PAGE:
Retirement Income for Women in U.S. Retirement Plans
Social Security Benefit (SSB) is an important source of income for many women in their retirement years. Because women's socio-economic status and work environment are so different from men's, they face greater challenges with Social Security benefits than men. The impact on women's retirement is even more pronounced in the U.S. Social Security program, where the outlook is not promising.
In the early years of Social Security (1950s and 1960s), women received more favorable benefits than men, and in 1983, a series of legal changes eliminated the gender disparity in Social Security benefits and women lost their former preferences. This seemingly gender-neutral change resulted in a significant disadvantage for women. Social Security benefits are based on the number of years people have worked. Men and women have different lengths of service, and men tend to work longer than women. Although many women are currently working, they have, on average, fewer years of service than men due to the demands of having children or caring for other family members. In addition, Social Security benefits are related to income. Men tend to earn more than women in the same work environment. This results in women earning less Social Security benefits than men after retirement. For women who do not work, they are dependent on their husbands for Social Security benefits and receive only 50% of their husbands' benefits. If the husband dies and the wife is raising minor children, she receives only 75 percent of the husband's benefits (100 percent if she does not have to raise the children). The most difficult situation is when the husband dies, the wife is under 60, and the children are over 16, and the wife receives no Social Security benefits. This period of time is called the "Black-out Period".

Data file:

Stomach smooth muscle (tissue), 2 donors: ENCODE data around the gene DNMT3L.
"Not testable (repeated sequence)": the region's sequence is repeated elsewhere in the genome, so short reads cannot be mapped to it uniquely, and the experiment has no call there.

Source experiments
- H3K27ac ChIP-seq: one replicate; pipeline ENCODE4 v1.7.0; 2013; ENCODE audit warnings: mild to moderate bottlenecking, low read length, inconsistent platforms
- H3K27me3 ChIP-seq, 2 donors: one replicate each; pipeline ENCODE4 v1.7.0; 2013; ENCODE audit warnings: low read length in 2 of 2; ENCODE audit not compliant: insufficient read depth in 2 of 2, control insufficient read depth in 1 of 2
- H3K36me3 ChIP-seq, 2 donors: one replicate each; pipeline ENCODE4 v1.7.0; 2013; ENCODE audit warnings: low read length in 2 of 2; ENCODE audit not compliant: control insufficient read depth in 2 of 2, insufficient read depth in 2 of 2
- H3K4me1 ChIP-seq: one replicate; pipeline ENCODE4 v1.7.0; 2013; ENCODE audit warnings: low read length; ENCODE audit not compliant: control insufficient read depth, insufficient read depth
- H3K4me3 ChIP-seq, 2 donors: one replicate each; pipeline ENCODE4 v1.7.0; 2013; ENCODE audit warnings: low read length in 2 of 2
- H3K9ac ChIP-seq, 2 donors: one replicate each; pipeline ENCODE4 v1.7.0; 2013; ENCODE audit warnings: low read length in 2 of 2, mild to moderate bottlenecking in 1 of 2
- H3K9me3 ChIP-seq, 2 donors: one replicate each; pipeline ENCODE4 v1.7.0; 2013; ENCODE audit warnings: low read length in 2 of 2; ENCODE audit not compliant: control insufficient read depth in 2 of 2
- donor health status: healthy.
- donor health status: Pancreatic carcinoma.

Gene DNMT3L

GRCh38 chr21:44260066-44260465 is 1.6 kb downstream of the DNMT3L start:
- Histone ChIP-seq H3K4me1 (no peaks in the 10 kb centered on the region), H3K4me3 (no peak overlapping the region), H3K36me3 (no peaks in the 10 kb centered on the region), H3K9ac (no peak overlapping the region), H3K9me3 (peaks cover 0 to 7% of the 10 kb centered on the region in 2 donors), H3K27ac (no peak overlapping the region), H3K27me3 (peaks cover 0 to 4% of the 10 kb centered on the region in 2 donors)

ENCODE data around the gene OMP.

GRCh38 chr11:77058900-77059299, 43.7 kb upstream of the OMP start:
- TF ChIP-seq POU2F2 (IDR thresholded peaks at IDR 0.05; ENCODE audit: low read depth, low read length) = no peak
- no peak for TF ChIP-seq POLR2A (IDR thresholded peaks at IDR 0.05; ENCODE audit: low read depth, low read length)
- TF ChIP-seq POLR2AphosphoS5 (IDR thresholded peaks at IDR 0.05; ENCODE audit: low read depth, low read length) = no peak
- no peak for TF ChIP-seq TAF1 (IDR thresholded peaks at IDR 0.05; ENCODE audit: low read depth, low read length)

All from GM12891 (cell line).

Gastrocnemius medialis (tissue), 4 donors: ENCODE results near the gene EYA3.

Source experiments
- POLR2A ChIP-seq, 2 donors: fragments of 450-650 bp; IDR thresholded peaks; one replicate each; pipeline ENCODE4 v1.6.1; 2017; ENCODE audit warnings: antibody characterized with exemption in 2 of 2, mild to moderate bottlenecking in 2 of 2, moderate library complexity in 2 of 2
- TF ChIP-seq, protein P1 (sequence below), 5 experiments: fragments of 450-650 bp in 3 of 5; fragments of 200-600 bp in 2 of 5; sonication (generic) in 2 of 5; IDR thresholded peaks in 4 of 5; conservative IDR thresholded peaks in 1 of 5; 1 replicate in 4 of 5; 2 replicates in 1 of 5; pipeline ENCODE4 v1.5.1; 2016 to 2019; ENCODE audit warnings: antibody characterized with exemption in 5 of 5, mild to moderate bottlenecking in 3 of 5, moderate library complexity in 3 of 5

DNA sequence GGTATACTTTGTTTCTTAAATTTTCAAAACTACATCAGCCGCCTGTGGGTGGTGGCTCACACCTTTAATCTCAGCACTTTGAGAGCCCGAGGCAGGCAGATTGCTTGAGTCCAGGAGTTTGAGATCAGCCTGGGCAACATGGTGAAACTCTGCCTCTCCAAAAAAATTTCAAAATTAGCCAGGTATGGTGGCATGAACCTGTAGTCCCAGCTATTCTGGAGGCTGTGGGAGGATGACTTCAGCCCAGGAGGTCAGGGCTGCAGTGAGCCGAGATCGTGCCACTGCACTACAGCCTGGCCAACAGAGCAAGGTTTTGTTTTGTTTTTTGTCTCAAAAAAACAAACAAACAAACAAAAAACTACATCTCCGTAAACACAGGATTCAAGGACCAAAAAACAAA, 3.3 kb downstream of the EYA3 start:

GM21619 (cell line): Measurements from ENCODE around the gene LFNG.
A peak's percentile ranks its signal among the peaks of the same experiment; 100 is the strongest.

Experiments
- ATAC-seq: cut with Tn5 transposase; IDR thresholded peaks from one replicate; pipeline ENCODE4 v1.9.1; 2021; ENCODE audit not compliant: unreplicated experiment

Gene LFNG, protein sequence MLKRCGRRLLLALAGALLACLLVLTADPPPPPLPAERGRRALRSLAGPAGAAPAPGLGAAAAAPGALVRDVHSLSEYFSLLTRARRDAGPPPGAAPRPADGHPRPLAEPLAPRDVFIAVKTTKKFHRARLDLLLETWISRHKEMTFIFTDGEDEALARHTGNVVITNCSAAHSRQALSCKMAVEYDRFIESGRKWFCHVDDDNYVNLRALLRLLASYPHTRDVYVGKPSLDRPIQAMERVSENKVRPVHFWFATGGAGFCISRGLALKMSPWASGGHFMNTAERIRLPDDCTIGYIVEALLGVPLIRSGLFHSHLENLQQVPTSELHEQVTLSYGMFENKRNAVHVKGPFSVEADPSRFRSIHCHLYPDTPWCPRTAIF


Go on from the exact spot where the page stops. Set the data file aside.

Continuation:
At this point, the future of Social Security benefits looks very bleak. It is estimated that in the near future there will be a financial crisis in which the Social Security program will not be able to make ends meet. As the baby boomers, who have begun to reach retirement age, this crisis will get worse and worse, and Social Security will only be able to pay up to 75% of its benefits by 2032, or even go bankrupt. Congress is currently considering different options to save the Social Security benefit program. And many of the proposals being considered would be even more disadvantageous to women. For example, one of the proposals is to increase the number of years of service in the benefit calculation from the current 35 years to 40 years, which is actually a disguised reduction in benefits. This would have a greater impact on women than on men. Another proposal is to reduce the spouse's benefit from the current 50% to 33%. Since women depend on their spouse for higher Social Security benefits than men, this would have a significant negative impact on women's retirement income.